You started Thomas Financial at 25. Did you ever feel like you were in over your head?
The truth is, I started with one employee and myself and I think in the first few months we got hired a few times, but we kept persevering. And I had very good training. [My mentors] did a really fine job explaining to me what it took to be successful in this business. They all had great work ethics, and knowledge, understanding and work ethic have to blend together to make it in this business.
Why did you decide to stay in town after graduating from the University of Tampa?
It’s been great. I don’t think I could have picked a better place to live in America for the profession I’m in. The Baby Boomers were literally booming in this area and what they needed was insurance to protect their families, they needed retirement plans, they needed disability plans, they needed a lot of things that we had to offer and we just happened to be, I think, at the right place at the right time.
You’re still the youngest person initiated into the Million Dollar Round Table’s “Top of the Table.” What was that like?
The MDRT was around for 50 years before I became a member in 1972. But in 1976, they added an additional component to the MDRT which was the “top” of the table, which was the top 300 producers nationwide in the industry and I just happened to be the youngest one at that particular time. When they decided to do it and I was in that group I was the youngest one.
I wasn’t nervous, I was proud. We didn’t know we had done it until after we’d already done it. We had the volume but we didn’t know until maybe six months into the year that the MDRT was gonna start with the top 300 producers from the year before and I made the cut.
You grew Thomas Financial into one of the largest firms in the region. How did you set yourself apart?
What we’ve done, really, is do what we say when we talk to a prospective client. We apply to them for the job of having their insurance program, whether it be their life insurance, their disability insurance, their health insurance, whatever it is because we do quite a bit. We’re applying to them to do that job from now on. We have other people in our firm that are younger and are committed to our business and we expect this firm to keep on going to help these families keep their businesses going.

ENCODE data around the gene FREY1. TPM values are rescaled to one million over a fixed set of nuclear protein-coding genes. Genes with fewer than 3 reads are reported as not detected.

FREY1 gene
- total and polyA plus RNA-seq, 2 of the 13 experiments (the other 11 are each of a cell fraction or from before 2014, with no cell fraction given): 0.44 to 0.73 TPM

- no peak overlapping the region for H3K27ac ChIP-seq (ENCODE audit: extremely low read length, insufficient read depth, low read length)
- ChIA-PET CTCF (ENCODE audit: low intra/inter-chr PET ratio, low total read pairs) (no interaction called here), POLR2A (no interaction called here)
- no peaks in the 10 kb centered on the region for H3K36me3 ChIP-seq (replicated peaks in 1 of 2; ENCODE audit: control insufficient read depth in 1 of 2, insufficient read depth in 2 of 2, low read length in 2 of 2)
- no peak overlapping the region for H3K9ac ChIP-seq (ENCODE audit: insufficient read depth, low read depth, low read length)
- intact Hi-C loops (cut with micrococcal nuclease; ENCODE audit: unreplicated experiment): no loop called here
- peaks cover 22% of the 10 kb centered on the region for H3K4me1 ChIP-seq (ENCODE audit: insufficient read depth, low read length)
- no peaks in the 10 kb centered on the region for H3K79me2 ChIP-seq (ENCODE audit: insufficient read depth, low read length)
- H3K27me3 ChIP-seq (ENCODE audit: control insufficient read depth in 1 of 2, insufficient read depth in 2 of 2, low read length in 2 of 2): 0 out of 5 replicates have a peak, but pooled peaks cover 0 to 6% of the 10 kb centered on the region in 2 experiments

You played for some of the University of Tampa’s last football teams; what was that experience like?
Just think about it. When I was in UT the University’s football team was the biggest thing in town. That was where you would find the most people going to an athletic event, but if you look now… we’ve become a big-league city and we weren’t quite there in the early 70s.
It was a great experience and I still have great friends I met on the team, I was honored to be on the same team as great football players like Fred Solomon, Leon McQuay, John Matuszak, guys like that. We had a lot of really, really great football players on our team for the size that we were, as far as the University’s size. We beat Miami two out of three times I was there.
You’re Chair Emeritus of the UT Board of Trustees; how is it watching the largest period of growth in school history from within?
I don’t think anyone on the board of trustees, when I was there initially, had any idea that the University of Tampa would be where it is today. The main reason the school is where it is is because they have a visionary President that could see it before all of us could see it, Ron Vaughn. That’s the truth. Ron Vaughn made the difference. I was just happy to be there for the ride.
We had our first capital campaign and our goal was at that time something like $20 million dollars. We actually raised $100 million. Once again that began with the leadership of Dr. Vaughn and that was the stimulus of the growth that they have right now.
As long as Dr. Vaughn is still breathing they’ll keep growing, I promise you that.
What do you consider necessary traits in order to be a leader?
I think the important thing to be is someone who gives back to the community. You can get ten times out of life what you put in, but you have to put in first. I think that’s real important and it’s been helpful to us, both in the community, in the University of Tampa and so forth. We consider that a big issue, that you’ve got to put back into the community that you live in; once you do that you keep getting back tenfold. It’s been very helpful to us and our business and also our peace of mind.
What do you consider your proudest achievement?
It really makes you think, what is it? Is it the fact that I have a terrific family, I’ve been very successful, I have grandchildren that I adore? All of that to me is really an important thing and I think that it’s important to know that our business, because of the nature of the business, has helped this city grow economically.
We’ve had a lot of people that bought insurance over the years and have been able to pass their businesses down to the next generation and now we’re sometimes working with third-generation families that we have paid death claims on their parents and their grandparents. It’s kind of gratifying to know that we were involved in helping to continue that growth, there’s some big names in our city with businesses that have been here since the turn of the century.
We’ve helped families who have hundred-year-old businesses stay in business, I think that’s something that we take a lot of pride in. We were there to help do that. If anything, that’s one of the more satisfying parts of this business.